When giving women wings is no good
If women’s rights activist Marina Mahathir had her way, political parties would do away with their “wings” — no more of these “old-fashioned” arms dedicated to the interests of groups like women or youth, for the “real power” lies in the main party.
“I personally don’t believe we should have wings at all, anymore. Wings are really old-fashioned,” she said over the phone from across the Causeway last week as I sought her thoughts on women in politics, her role as a woman leader in a Muslim country and the importance of flexible work arrangements.
Wings in political parties are “just a way of putting people in playpens and (saying), okay, we’ll give you this little playpen, you play there. But that’s not where real power is. Real power is in the main party and the main party is all men,” she continued.
Such are the structures in place today that stand in the way of women assuming a bigger role in politics — becoming Prime Minister, for example. In light of South Korea last month swearing in its first female President, Ms Park Geun Hye, I asked Ms Marina — daughter of Malaysia’s fourth and longest-serving Prime Minister Mahathir Mohamad — if she felt Singapore and Malaysia were ready to have a female Premier.
Both countries are ready for any woman who is capable, “but the system won’t allow it”, she replied. “The system is that the leader of the majority party becomes Prime Minister. And so, a woman has to go to a point where, in Malaysia, she would be leading UMNO … to become Prime Minister and I don’t see that happening anytime soon,” she said.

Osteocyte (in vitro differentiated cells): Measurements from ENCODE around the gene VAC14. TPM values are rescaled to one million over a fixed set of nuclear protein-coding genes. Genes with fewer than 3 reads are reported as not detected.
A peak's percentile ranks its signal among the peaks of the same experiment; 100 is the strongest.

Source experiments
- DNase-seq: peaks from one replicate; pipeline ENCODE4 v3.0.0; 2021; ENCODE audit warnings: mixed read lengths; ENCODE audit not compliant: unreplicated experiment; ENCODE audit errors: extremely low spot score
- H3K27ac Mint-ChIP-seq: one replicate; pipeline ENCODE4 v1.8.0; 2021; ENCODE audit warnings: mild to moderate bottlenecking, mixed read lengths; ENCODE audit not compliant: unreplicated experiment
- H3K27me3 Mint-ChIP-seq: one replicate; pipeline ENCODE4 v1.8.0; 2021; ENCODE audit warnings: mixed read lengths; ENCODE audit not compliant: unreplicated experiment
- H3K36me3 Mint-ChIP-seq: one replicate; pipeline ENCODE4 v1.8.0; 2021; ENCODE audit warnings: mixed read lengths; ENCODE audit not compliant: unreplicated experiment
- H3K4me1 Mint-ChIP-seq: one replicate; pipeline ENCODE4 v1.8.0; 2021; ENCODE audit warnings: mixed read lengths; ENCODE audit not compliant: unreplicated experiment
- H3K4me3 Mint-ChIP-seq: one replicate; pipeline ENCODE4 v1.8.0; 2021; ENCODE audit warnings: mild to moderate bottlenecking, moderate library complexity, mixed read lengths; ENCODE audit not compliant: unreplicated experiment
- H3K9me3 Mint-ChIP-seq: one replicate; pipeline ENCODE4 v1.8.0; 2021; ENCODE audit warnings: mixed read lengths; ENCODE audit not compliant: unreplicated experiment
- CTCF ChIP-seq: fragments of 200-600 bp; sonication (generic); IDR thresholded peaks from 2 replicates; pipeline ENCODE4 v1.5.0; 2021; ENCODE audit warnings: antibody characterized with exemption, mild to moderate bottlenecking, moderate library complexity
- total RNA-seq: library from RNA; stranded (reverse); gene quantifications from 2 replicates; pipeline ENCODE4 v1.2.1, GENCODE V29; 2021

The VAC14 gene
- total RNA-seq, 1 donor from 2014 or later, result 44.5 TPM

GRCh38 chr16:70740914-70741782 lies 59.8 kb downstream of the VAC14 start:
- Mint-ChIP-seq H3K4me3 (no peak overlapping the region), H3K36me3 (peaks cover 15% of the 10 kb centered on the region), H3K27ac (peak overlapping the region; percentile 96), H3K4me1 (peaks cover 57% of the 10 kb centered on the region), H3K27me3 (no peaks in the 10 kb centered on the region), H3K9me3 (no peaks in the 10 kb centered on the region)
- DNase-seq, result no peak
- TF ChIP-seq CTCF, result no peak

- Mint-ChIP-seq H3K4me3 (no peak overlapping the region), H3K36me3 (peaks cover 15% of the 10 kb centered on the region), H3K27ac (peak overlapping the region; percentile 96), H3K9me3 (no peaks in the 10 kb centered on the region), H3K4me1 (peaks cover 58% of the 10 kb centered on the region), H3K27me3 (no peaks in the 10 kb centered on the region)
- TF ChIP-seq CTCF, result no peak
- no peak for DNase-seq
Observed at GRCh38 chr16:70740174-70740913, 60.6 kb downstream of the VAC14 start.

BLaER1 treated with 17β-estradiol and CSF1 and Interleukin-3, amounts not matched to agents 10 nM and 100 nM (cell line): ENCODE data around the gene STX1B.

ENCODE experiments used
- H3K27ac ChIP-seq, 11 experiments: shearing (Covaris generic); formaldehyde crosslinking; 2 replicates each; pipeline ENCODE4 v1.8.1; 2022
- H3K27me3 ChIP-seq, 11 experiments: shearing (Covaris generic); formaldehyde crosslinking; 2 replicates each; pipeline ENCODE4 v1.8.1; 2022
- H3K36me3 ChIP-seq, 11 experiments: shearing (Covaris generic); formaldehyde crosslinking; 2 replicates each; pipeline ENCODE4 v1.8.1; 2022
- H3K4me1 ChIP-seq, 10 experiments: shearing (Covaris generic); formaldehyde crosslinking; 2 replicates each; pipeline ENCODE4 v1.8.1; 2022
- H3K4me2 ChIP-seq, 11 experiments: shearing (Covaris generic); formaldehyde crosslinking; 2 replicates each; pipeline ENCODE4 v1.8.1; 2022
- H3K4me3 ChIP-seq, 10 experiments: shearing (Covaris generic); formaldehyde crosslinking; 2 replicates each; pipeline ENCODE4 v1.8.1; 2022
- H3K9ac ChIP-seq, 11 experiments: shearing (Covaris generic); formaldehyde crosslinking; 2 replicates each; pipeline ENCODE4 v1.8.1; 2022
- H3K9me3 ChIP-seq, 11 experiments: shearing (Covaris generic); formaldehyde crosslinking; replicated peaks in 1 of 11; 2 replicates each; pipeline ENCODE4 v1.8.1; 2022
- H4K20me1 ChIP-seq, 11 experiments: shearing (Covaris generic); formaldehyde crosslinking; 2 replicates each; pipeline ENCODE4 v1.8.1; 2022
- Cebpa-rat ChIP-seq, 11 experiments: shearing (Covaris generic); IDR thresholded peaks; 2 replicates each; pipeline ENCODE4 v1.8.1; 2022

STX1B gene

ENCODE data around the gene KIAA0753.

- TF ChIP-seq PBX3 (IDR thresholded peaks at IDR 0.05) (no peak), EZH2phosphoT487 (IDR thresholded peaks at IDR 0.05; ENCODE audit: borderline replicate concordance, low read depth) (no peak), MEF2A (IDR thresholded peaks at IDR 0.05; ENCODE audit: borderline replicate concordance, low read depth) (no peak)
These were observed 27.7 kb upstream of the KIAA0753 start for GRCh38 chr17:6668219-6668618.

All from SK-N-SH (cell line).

“Technically, anyone can stand for president of the party but it’s extremely difficult because you have to get everybody on board to vote for you. And the guys are not going to give up their position,” said Ms Marina, 55, a social activist and long-time campaigner for groups discriminated against, including those with AIDS and HIV.
In place of a women’s wing, caucuses could be held instead, she said. “Women’s wings really create a barrier between that and the main party.”
PUBLIC READY FOR WOMEN POLITICIANS
Both Singapore and Malaysia lack female representation in politics — with only one woman Cabinet Minister in each country, for instance, said Ms Marina. And it can be difficult gaining candidacy during elections at all, as a woman may not be the “first option” when parties think of candidates.
The wider public, however, is ready for women politicians, she believes.
“People on the ground, people who are not in political parties, are quite happy to have women. I think if we had direct elections, Ambiga Sreenevasan would be Prime Minister of Malaysia,” she said with characteristic candour, referring to the Co-Chairperson of civil society coalition Bersih, which pushes for clean and fair elections.
With the Malaysian elections due to be held by June, Ms Marina said Sisters in Islam — an advocacy group for justice and equality in Islam of which she is a board member — will campaign to have more women candidates and look closely at each party’s platform and manifesto “through gender lens”.
Ms Marina has never shied away from speaking her mind on a range of social issues, and her views can be read on her blog, rantingsbymm.blogspot.com, as well as regular columns in The Star newspaper. Recent columns include calls to stop prejudice and stereotyping, as well as violence against women.
The latter, penned in the wake of the gang rape of a female student in New Delhi, reminded readers that similar incidents have happened closer to home, and how the “onus, burden and shame is on the woman victim and not the perpetrator”.